They are both highly social animals that live in small, busy, incredibly cooperative family groups.
Beavers have the longest childhood of any rodent, with youngsters staying with parents for 2 to 3 years as they learn the skills of hydro-engineering. Most active at night, they rely on their excellent senses of smell and hearing, but are extremely near-sighted, and will sometimes simply feel around for things with their little hand-like front paws.
The beaver uses it's front paws in such a human manner, that Native Americans referred to them as "little people", and beavers are, in some ways, quite like us. They constantly manipulate their environment, often for the betterment, but sometimes to the detriment of those around them, they communicate often, with squeaks, whines and moaning sounds, they are affectionate with family members engaging in play and mutual grooming, and they also mate for life.
Beavers don't live in dams, they build two different types of structures. They create a wide, cone-shaped lodge with underwater entrances to live in, and they build dams to provide them with areas of deep, calm water within which to build their lodge.
Beavers may build several dams along waterways in order to flood a large enough area for a safe home. The lodge requires a water depth of at least 4 feet to prevent freezing of the underwater entrance ways.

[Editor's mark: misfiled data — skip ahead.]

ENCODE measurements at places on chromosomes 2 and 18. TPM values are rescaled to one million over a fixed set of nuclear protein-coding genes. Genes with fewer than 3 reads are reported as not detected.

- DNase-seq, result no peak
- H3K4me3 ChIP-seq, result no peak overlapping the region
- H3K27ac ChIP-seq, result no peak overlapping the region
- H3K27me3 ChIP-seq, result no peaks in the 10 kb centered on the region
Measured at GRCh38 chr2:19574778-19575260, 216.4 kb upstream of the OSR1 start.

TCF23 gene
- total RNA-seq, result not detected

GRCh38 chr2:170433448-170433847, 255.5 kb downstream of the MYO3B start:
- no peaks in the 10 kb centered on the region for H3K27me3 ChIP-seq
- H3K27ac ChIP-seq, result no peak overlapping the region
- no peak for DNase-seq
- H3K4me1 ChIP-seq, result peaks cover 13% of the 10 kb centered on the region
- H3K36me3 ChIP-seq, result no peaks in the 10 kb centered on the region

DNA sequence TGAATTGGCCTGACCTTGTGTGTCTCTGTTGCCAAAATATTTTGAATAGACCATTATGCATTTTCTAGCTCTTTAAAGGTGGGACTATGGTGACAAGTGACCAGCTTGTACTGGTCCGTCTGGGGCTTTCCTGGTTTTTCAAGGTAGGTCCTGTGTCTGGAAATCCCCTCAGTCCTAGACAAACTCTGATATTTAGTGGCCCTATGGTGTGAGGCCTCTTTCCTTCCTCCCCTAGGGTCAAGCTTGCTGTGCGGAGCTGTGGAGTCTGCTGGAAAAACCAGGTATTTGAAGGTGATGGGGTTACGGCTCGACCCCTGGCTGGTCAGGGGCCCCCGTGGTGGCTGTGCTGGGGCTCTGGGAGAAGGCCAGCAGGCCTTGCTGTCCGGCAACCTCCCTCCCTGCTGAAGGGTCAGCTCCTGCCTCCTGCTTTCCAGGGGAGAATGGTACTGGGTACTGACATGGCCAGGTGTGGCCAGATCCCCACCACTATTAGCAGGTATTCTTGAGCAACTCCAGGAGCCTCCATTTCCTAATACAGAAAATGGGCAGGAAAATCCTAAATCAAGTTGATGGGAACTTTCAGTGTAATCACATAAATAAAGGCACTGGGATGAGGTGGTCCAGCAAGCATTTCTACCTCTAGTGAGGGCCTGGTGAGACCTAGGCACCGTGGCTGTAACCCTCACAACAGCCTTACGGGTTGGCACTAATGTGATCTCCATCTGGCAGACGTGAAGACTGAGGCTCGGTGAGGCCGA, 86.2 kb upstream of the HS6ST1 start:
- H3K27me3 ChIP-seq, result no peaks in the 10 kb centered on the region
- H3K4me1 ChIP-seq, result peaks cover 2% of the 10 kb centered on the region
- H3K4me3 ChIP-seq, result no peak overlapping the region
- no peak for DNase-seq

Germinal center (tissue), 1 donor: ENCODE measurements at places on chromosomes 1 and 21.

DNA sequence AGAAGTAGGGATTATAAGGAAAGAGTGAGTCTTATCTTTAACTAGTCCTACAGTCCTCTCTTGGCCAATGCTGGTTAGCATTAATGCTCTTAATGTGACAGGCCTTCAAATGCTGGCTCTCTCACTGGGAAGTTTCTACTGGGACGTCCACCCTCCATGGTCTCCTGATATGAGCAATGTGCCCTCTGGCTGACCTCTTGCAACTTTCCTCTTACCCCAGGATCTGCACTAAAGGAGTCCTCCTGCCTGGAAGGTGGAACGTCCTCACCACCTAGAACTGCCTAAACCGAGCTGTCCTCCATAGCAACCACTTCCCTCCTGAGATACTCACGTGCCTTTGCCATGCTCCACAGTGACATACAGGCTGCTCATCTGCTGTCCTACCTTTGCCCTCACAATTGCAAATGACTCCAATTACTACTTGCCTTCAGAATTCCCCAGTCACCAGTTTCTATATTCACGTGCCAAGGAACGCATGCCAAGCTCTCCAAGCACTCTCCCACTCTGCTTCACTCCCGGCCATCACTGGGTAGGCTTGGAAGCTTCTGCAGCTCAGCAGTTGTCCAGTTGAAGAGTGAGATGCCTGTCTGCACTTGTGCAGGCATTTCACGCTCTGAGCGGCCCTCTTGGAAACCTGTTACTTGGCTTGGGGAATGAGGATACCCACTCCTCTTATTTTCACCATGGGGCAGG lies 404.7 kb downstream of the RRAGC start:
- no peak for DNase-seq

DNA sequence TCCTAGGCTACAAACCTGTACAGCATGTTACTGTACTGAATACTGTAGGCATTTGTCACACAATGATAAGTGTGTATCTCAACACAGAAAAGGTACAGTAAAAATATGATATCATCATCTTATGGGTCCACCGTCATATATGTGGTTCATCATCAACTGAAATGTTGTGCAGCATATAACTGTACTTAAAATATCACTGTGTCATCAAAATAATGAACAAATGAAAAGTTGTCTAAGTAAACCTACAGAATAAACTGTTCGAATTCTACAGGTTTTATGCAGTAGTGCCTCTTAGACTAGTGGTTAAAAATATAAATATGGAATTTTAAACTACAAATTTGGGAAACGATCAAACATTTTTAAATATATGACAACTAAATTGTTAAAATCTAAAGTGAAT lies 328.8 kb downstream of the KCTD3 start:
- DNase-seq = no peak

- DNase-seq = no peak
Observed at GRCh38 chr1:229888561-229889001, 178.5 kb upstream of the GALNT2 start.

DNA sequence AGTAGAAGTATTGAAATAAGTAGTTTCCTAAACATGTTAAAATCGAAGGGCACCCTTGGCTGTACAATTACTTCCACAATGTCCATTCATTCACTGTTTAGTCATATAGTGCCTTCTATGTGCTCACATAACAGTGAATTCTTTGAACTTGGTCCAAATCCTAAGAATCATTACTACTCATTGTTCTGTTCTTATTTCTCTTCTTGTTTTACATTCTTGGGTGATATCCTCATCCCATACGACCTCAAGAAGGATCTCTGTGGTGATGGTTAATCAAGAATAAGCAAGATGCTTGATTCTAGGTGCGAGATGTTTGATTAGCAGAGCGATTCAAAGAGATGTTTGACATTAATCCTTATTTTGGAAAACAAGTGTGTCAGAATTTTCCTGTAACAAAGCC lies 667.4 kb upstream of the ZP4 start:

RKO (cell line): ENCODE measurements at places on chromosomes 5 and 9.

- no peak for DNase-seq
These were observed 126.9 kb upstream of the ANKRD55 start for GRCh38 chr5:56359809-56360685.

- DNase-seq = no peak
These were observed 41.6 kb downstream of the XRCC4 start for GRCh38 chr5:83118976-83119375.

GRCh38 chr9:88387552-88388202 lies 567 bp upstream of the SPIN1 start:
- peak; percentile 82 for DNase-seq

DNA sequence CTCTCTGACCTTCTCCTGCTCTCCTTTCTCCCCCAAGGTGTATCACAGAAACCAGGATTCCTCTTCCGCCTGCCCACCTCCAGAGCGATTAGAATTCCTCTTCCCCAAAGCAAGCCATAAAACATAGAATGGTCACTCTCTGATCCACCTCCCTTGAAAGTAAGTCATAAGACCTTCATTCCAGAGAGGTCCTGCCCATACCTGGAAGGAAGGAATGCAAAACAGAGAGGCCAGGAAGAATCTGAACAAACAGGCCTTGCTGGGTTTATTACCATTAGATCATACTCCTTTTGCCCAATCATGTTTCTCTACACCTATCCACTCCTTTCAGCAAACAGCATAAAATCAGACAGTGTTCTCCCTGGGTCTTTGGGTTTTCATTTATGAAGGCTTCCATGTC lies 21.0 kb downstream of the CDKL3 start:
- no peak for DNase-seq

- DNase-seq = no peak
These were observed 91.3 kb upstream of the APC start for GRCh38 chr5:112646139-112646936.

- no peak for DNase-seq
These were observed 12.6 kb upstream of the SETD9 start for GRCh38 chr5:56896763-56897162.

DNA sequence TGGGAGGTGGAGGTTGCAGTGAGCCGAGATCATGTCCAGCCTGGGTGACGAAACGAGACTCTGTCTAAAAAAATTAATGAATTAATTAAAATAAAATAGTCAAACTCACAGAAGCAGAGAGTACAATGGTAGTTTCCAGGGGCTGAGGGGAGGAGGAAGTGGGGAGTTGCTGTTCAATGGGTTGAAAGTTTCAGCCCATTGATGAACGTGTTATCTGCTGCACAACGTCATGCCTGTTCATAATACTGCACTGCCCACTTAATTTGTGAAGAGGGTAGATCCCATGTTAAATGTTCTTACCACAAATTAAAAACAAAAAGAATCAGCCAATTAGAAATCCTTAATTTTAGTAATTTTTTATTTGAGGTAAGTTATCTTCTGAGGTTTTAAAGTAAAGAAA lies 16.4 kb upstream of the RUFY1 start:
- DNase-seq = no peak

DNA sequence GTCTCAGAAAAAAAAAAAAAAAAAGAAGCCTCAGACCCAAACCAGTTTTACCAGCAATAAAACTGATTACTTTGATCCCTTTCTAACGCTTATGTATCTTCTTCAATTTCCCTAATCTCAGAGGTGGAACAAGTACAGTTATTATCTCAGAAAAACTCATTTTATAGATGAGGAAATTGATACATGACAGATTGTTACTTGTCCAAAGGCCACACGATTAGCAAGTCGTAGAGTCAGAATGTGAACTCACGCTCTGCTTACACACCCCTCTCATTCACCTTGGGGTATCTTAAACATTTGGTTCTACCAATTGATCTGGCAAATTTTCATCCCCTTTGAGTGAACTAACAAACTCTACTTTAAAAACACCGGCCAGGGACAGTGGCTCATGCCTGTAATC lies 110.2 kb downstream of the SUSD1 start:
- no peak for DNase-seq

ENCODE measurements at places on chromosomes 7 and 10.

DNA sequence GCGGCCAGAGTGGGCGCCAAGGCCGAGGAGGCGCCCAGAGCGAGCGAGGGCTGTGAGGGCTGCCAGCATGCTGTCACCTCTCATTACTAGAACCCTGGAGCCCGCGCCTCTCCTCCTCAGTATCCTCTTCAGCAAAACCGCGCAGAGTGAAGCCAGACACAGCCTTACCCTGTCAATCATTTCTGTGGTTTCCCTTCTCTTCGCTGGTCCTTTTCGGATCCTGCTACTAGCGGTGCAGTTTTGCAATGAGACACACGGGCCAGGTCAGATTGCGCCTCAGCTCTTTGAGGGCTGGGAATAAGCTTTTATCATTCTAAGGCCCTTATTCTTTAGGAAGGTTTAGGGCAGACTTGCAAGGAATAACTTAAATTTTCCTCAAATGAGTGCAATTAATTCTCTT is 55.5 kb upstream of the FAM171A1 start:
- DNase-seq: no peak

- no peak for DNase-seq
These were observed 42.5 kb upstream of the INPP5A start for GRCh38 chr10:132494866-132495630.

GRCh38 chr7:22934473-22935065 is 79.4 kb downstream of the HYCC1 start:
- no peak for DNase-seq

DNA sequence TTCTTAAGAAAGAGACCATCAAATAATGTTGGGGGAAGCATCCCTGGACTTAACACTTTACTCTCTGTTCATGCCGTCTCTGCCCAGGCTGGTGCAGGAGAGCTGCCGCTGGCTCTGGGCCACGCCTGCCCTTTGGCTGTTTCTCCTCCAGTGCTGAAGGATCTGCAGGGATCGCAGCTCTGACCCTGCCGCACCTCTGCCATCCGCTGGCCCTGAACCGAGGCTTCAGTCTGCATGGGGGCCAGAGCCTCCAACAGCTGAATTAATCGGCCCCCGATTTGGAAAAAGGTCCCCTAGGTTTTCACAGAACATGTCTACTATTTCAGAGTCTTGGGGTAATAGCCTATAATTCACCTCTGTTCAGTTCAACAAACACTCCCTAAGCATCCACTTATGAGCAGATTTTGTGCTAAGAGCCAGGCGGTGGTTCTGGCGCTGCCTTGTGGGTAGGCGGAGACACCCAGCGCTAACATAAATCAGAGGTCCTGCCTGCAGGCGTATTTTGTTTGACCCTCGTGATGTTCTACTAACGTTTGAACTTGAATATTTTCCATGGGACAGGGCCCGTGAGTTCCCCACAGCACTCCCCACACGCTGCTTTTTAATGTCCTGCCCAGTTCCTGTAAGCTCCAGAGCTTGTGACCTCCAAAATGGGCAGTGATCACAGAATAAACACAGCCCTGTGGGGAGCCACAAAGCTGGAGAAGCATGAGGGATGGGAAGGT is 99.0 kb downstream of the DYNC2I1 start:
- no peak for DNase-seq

Dams average about 15 feet in length and 5 to 8 feet deep, but sizes vary considerably. There is a 2,500 foot long dam in Canada, that was discovered in 2007 when it was seen by satellite. It was constructed over 30 years ago, and is maintained by 14 different beaver colonies.
Beavers start construction of the dam by laying a base of stones or thick tree stumps across the waterway. They can move objects as heavy as themselves, and can fell trees as wide as 24". Once the dam foundation is in place, they begin to place logs and branches across it. They weave these together as they build, and leave lower relief areas along the crest of the dam for water to flow over. Finally, they pack any crevices with mud, pebbles, and moss, to make the dam even more watertight.
If the initial dam does not create a deep enough pond to make a lodge, the beaver may build numerous secondary dams to stop more water flow.
Once the pond is deep enough, lodge construction begins. Beavers create an island of mud in the middle of the pond by dredging the bottom, and pushing mud into a pile with their front paws. Then they build a house on top of the mud, using logs and branches. They cover the lodge with mud, except for the very top which serves as a ventilation hole. Beavers usually re-mud right before the first frost, so the mud freezes and hardens the roof.
In preparing for winter, the beaver gathers large amounts of fresh branches, and carries them underwater to a larder by the entrance of the lodge. They push the ends of the branches into the mud to keep them in place, and access this food during the winter, when the pond has frozen over.
Even when the ice is hard, and predators can walk on it to get to the lodge, it is too well constructed for them to reach the beavers inside. They may see the steam of the beavers breath rising from the chimney hole the beavers leave in the top of their lodge, and may hear the beavers inside, but many a frustrated wolf or cougar has dug at a beaver lodge with no success.